- welfare and social security policies and their role in supporting or managing labour conflict;
- new technologies and new forms of control and solidarity;
- workers’ structural power and working-class composition at choke points in logistic chains;
- intersections between the struggles of social movements and labour movements; and
- intersections between the spatiality of labour processes, accumulation models, and national politics in creating opportunities for workers’ mobilization.
Rationale for an internationally coordinated themed collection
Rather than a typical special issue, we see this call as a coordinated international collection to publish in four journals representing different regions, languages, and scholarly traditions:
Revista Latinoamericana de Estudios del Trabajo (http://alast.info/relet/index.php/relet/index)
Partecipazione e Conflitto (http://siba-ese.unisalento.it/index.php/paco,
Global Labour Journal (https://mulpress.mcmaster.ca/globallabour)
Economic and Labour Relations Review ( https://journals.sagepub.com/home/elr)
In total we plan to include between 12 and 16 articles: Three or four articles will be published in each journal. One same editorial introduction will apply to the above four journals, with a summary of the main arguments, key findings and methodological issues of all the accepted articles in this themed collection (across four journals).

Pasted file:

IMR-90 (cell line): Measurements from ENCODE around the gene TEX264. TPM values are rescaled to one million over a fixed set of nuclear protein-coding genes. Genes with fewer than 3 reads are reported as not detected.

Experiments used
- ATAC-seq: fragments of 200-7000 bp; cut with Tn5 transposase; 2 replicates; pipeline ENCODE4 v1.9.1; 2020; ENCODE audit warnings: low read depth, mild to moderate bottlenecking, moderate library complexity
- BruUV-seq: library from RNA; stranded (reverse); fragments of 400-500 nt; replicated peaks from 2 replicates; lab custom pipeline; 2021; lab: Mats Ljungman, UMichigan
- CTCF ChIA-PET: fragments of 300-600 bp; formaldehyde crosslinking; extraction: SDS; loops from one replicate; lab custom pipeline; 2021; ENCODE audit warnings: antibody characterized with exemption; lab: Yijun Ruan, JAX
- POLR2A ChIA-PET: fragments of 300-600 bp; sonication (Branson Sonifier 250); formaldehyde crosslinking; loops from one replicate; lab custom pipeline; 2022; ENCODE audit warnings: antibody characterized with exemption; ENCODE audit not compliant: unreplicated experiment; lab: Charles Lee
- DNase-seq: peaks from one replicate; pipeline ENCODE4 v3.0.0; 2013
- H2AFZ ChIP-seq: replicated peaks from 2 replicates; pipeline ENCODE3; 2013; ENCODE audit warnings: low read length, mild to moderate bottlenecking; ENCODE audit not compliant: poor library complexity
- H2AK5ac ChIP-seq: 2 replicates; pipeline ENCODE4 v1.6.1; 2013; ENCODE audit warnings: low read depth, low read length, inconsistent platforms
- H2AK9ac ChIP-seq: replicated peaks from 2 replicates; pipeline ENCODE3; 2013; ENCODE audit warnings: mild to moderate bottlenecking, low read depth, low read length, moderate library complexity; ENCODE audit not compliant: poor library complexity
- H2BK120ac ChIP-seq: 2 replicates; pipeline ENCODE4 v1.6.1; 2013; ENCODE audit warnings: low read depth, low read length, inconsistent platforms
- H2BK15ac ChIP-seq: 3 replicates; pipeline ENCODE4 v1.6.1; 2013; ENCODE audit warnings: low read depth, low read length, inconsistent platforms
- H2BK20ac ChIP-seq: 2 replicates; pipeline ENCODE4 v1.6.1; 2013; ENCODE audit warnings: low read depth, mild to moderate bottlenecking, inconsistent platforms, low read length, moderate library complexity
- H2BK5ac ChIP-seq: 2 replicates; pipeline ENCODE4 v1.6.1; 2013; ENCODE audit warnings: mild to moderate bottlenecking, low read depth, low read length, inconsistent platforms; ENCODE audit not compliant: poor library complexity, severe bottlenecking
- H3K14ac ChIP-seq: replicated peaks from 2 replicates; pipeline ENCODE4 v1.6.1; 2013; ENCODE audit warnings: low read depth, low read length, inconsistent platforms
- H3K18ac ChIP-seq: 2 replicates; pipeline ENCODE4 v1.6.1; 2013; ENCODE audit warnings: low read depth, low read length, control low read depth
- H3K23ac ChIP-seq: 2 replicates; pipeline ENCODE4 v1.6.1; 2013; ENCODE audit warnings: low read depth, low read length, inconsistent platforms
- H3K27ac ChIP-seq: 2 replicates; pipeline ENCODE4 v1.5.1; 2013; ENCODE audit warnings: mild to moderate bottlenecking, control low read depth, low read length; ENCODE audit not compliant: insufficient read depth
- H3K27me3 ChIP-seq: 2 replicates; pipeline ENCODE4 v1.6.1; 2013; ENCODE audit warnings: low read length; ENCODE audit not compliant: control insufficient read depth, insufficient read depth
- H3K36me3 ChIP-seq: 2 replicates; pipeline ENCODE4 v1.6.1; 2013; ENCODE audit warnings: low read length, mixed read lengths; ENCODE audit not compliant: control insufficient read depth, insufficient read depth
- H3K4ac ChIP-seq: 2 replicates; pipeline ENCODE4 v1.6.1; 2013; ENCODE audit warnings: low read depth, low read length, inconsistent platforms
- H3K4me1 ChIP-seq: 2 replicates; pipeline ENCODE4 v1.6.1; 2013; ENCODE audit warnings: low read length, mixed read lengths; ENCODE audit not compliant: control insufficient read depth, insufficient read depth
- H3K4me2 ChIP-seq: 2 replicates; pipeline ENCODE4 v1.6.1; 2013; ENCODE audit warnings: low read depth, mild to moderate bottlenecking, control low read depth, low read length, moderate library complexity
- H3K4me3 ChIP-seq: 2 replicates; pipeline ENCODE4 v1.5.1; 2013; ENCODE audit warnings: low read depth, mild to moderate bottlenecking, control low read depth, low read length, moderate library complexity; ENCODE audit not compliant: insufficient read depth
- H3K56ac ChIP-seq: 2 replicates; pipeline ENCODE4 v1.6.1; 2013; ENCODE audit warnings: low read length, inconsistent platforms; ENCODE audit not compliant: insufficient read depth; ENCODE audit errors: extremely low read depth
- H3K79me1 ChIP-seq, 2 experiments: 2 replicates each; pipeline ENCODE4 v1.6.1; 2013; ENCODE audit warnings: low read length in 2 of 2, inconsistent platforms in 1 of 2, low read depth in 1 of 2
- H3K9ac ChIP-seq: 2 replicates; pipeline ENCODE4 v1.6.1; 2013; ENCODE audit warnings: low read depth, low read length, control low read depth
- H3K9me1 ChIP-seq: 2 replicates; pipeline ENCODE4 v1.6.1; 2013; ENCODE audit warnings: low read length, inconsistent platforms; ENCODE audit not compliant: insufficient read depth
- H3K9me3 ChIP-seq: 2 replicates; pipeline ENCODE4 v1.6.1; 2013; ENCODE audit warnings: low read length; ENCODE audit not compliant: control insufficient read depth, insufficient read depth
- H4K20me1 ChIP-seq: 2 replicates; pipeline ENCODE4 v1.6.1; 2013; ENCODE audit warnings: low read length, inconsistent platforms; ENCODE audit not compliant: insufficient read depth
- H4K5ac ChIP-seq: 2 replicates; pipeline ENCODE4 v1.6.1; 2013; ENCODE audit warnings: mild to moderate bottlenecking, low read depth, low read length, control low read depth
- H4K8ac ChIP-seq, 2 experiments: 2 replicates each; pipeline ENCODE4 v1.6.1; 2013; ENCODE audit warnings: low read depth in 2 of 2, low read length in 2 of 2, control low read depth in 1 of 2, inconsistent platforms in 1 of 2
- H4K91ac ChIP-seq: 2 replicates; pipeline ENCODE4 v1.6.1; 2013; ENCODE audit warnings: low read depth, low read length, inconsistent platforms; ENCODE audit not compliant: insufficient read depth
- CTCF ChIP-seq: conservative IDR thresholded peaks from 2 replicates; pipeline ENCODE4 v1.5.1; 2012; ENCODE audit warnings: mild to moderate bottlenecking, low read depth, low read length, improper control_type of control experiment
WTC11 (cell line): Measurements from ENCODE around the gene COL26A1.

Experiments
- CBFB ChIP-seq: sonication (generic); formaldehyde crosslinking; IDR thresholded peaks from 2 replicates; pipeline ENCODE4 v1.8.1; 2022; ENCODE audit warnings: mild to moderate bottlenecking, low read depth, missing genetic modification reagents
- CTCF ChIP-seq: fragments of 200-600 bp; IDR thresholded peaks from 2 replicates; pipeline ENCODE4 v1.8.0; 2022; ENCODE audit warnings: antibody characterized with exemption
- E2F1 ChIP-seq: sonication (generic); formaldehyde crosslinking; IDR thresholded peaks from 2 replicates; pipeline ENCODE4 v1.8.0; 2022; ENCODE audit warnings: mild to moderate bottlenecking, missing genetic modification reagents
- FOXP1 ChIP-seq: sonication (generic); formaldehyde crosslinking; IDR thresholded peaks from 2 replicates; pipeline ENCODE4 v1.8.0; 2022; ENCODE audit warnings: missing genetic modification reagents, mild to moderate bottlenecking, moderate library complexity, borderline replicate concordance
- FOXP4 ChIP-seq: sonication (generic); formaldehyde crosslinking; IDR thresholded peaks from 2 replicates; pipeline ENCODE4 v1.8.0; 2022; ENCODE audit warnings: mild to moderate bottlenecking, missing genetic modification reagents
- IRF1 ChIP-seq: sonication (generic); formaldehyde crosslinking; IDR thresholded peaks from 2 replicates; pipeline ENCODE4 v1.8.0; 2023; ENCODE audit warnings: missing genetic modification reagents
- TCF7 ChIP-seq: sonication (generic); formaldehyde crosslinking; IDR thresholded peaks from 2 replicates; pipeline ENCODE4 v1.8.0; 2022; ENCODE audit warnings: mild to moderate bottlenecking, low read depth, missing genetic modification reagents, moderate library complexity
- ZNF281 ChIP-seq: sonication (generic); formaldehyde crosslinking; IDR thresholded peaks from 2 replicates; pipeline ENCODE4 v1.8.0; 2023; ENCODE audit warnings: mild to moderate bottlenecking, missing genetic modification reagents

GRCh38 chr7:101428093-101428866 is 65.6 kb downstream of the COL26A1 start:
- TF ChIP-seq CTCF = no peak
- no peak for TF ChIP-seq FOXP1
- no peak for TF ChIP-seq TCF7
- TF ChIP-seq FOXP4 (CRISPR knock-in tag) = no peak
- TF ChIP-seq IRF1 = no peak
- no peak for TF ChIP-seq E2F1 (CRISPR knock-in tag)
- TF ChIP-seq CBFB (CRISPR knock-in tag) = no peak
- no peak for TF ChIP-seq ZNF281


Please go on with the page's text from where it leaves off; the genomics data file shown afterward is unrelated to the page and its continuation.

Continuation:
Each of the journal will publish the set of articles, along with the editorial introduction.
The journal will follow its own publication schedule. We envision that, in 2023, all four journals will publish the collection within a short time span of each other.
The articles should be made openly accessible. The articles will be written in English (three journals), Spanish and/or Portuguese (one journal). To facilitate cross-reading, the four journals are expected to refer to, and link up, the articles.
In building an international community of scholars, we are going to call for papers in the following two conferences:
- International Labour Process Conference (ILPC, www.ilpc.org.uk) in Padua, Italy, April 2022;
- Asociación Latinoamericana de Estudios del Trabajo (ALAST, http://alast.info), in Santiago de Chile, July 2022.
We see these events as the foundation for the creation of an international community of scholars engaged in a class-oriented analysis of labour conflict and organization. We endeavour to meet with contributors (real or virtual depending on circumstances) to offer constructive feedback on papers submitted to the internationally coordinated themed collection.
Call for papers: August 2021
Abstracts (500 words): 30 November 2021
Selection of abstracts: 31 December 2021
Full papers (8,000 words, including notes and references): 31 July 2022
Final submission (to one of the four journals): 30 September 2022
Publication: 2023 (in accordance with the schedules of the four journals)
Selection of papers
Papers will be assessed using the peer review mechanisms normally implemented by each journal.
To effectively collaborate with journal editors and an international community of scholars, we set three stages of selection and evaluation preceding the formal evaluation: abstracts, peer discussion, and review of full papers at conferences (people not attending will receive feedback via email). We believe that this selection and evaluation can produce high quality submissions.
Guest editors will be responsible for the introduction (one editorial introduction that is applicable to four journals of 12-16 papers in total), the selection of papers as described above, the presentation of proposals to special streams at conferences and the coordination processes with journal editors.